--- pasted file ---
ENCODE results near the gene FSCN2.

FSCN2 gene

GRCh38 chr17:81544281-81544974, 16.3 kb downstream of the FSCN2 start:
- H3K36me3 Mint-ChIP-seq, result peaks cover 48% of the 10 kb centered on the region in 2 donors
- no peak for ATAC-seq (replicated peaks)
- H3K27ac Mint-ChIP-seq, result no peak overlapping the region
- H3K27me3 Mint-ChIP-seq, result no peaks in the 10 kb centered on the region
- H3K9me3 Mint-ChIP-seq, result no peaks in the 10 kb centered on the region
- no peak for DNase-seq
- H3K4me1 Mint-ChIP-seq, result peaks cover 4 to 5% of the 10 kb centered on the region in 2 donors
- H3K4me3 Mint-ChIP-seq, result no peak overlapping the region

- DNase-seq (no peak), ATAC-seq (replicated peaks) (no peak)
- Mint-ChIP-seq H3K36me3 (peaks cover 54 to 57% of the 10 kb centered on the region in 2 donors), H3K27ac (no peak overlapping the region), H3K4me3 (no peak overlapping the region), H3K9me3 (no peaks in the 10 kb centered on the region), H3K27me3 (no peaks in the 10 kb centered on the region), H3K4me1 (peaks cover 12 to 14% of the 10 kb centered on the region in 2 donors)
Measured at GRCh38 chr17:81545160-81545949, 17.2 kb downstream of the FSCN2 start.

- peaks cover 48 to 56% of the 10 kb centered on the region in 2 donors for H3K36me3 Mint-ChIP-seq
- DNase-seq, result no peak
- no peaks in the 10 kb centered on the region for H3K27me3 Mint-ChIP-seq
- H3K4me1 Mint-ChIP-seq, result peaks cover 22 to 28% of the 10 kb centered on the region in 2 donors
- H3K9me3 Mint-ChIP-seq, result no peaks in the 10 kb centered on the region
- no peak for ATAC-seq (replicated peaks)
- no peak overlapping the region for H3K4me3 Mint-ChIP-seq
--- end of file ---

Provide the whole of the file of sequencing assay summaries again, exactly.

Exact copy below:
ENCODE results near the gene FSCN2.

FSCN2 gene

GRCh38 chr17:81544281-81544974, 16.3 kb downstream of the FSCN2 start:
- H3K36me3 Mint-ChIP-seq, result peaks cover 48% of the 10 kb centered on the region in 2 donors
- no peak for ATAC-seq (replicated peaks)
- H3K27ac Mint-ChIP-seq, result no peak overlapping the region
- H3K27me3 Mint-ChIP-seq, result no peaks in the 10 kb centered on the region
- H3K9me3 Mint-ChIP-seq, result no peaks in the 10 kb centered on the region
- no peak for DNase-seq
- H3K4me1 Mint-ChIP-seq, result peaks cover 4 to 5% of the 10 kb centered on the region in 2 donors
- H3K4me3 Mint-ChIP-seq, result no peak overlapping the region

- DNase-seq (no peak), ATAC-seq (replicated peaks) (no peak)
- Mint-ChIP-seq H3K36me3 (peaks cover 54 to 57% of the 10 kb centered on the region in 2 donors), H3K27ac (no peak overlapping the region), H3K4me3 (no peak overlapping the region), H3K9me3 (no peaks in the 10 kb centered on the region), H3K27me3 (no peaks in the 10 kb centered on the region), H3K4me1 (peaks cover 12 to 14% of the 10 kb centered on the region in 2 donors)
Measured at GRCh38 chr17:81545160-81545949, 17.2 kb downstream of the FSCN2 start.

- peaks cover 48 to 56% of the 10 kb centered on the region in 2 donors for H3K36me3 Mint-ChIP-seq
- DNase-seq, result no peak
- no peaks in the 10 kb centered on the region for H3K27me3 Mint-ChIP-seq
- H3K4me1 Mint-ChIP-seq, result peaks cover 22 to 28% of the 10 kb centered on the region in 2 donors
- H3K9me3 Mint-ChIP-seq, result no peaks in the 10 kb centered on the region
- no peak for ATAC-seq (replicated peaks)
- no peak overlapping the region for H3K4me3 Mint-ChIP-seq